So the relationship between emotions and personality is more or less clear to my naive mind as of now. Of course I’m leaving some parts for the next post that will extend this and correlate with the eight stage process.
For now I’ll like to end with the excellent Scherer et al article quote:
In that personality represents the integration over time of feelings, actions, thoughts and desires, theoretical developments in personality benefit from a greater understanding of emotional processes. At the same time, research in emotion can take advantage of individual differences in sensitivities to situational cues and predispositions to emotional states. The questions of why some people become angry, while others become frightened or depressed in response to threats, and why some become elated while others seem unaffected when given rewards will be better understood by jointly studying the problem of long term coherence (personality) with short term fluctuations in affect, behavior, cognition and desire (emotion).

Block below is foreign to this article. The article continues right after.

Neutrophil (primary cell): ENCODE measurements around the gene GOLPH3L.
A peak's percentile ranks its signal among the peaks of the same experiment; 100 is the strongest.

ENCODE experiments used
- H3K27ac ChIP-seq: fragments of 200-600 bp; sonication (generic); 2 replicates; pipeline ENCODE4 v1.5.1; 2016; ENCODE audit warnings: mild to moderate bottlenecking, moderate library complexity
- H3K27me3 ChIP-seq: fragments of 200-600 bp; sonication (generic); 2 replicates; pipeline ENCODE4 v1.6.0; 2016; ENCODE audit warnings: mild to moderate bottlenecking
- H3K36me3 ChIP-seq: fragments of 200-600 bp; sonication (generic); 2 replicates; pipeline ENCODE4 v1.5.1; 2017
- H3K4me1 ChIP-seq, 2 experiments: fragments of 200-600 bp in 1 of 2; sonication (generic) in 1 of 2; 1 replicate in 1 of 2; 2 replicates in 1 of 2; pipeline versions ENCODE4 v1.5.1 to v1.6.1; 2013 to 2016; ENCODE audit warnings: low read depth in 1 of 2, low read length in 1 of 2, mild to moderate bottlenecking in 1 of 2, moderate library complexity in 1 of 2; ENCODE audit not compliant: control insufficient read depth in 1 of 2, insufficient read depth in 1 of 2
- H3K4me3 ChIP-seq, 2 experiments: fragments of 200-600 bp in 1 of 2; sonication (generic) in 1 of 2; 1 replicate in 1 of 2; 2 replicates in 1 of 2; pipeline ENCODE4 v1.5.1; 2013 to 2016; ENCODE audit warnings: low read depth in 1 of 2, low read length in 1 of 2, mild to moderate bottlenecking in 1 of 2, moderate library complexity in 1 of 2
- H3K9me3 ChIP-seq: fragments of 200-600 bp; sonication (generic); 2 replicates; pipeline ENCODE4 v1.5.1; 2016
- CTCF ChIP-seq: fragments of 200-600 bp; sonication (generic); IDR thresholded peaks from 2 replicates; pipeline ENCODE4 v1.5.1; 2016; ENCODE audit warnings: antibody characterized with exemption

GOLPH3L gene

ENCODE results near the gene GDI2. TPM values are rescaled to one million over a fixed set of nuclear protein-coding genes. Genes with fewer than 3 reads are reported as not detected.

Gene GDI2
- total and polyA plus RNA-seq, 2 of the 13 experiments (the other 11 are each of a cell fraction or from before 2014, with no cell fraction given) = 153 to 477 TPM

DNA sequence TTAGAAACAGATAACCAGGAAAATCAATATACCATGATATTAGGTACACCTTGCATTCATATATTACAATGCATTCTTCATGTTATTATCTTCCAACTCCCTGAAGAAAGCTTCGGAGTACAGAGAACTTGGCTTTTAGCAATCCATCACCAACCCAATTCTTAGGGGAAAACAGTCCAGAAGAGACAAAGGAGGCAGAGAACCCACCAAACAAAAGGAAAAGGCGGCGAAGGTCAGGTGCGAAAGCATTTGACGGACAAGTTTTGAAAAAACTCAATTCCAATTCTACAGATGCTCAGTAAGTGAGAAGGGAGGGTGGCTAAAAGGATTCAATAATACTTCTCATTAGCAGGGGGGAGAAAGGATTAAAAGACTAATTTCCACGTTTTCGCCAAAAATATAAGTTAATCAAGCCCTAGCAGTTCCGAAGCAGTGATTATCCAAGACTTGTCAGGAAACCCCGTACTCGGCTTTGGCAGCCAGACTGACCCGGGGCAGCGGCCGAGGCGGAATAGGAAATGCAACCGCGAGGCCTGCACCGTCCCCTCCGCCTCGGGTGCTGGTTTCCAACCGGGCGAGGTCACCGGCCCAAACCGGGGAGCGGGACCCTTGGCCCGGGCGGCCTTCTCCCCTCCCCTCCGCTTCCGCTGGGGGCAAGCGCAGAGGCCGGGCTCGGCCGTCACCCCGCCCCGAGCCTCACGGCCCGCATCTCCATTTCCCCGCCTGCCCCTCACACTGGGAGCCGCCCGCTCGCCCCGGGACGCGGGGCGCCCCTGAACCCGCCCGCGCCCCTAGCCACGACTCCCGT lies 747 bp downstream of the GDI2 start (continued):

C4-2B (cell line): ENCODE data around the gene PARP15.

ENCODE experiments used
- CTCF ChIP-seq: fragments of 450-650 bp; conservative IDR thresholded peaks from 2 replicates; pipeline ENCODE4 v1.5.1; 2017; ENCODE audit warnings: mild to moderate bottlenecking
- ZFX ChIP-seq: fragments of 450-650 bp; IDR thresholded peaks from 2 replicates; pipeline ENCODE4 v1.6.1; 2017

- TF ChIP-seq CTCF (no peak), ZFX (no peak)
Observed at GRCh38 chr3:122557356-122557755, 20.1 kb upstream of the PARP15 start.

Fontaine, J., Scherer, K., Roesch, E., & Ellsworth, P. (2007). The World of Emotions is not Two-Dimensional Psychological Science, 18 (12), 1050-1057 DOI: 10.1111/j.1467-9280.2007.02024.x